Turkey Tops Tax Complexity Index
A new index on tax complexity around the world was published recently, courtesy of TMF Group, the international professional services firm. There were few surprises therein. The top-end of the index featured the usual rogues’ gallery of fiendishly complicated tax systems, many of which were found in Latin America, where taxpayers often contend with three layers of taxation – federal, state/regional, and municipal.
The only surprise perhaps was that Brazil, infamous for its tax complexity, as noted here last week, wasn’t top of the overall league table. That unwanted accolade went to Turkey, mostly because of extensive local language and currency requirements, and a long and frequently changing tax code. In short, don’t think about navigating the Turkish tax code without the services of a knowledgeable local guide, according to TMF. Istanbul is no longer Byzantium by name, but the nation’s tax rules certainly seem Byzantine by nature.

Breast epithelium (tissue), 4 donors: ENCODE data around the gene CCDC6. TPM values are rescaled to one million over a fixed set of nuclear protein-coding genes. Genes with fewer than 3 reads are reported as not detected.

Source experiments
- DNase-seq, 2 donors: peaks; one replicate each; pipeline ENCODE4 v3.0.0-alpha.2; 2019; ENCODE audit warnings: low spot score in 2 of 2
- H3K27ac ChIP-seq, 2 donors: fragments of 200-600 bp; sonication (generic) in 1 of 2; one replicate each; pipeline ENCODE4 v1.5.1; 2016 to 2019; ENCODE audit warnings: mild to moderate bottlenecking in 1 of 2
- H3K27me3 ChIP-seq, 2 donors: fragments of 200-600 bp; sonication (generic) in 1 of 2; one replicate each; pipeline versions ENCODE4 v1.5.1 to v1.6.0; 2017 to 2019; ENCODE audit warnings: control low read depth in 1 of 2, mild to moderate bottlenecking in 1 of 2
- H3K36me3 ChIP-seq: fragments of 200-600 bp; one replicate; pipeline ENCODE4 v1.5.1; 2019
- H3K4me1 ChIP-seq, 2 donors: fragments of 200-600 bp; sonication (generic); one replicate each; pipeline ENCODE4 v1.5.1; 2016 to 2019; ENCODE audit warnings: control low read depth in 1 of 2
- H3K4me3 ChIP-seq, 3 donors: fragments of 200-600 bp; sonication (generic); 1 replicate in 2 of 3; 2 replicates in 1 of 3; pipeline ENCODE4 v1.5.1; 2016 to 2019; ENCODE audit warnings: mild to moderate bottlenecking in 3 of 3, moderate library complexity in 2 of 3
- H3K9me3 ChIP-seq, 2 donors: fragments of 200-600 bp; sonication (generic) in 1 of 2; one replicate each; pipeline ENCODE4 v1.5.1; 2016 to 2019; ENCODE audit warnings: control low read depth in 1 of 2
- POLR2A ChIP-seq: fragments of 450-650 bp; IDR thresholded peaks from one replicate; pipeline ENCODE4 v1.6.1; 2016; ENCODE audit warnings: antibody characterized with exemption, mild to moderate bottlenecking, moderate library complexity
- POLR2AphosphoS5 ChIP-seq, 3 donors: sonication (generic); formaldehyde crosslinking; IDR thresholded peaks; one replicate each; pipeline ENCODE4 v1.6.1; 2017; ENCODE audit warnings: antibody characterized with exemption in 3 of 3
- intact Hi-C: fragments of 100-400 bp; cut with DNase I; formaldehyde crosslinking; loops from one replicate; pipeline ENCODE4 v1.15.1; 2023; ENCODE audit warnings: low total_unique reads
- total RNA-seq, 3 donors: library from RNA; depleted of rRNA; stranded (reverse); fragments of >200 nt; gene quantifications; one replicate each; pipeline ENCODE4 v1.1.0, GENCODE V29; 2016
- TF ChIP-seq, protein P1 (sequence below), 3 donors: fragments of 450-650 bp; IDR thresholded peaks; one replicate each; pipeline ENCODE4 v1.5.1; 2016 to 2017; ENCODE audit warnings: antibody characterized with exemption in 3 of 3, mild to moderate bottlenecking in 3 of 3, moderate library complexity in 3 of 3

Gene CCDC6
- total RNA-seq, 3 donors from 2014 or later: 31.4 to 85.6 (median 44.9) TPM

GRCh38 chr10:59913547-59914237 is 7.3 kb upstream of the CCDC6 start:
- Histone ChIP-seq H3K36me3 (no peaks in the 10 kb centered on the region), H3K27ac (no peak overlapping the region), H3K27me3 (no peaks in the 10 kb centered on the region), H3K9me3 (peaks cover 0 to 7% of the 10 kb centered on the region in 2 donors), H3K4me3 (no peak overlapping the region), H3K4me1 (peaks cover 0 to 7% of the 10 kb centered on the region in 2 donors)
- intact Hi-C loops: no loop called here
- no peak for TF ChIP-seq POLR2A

Normal order could be restored, however, when, according to TMF, Turkey reduces the number of articles in the tax code by 200 to 321 as it attempts to align tax processes with those of the European Union, which the country hopes to eventually join – at which point Brazil will probably be restored to the top of the table.
It was also quite predictable that Italy and Greece should figure at the top end of TMF’s tax complexity index, with Italy deemed the most complicated place in Europe for companies to figure out their taxes by TMF.
For more information on this, and other topical international tax matters, please visit: https://www.cchgroup.com/roles/corporations/international-solutions/research/global-tax-weekly-a-closer-look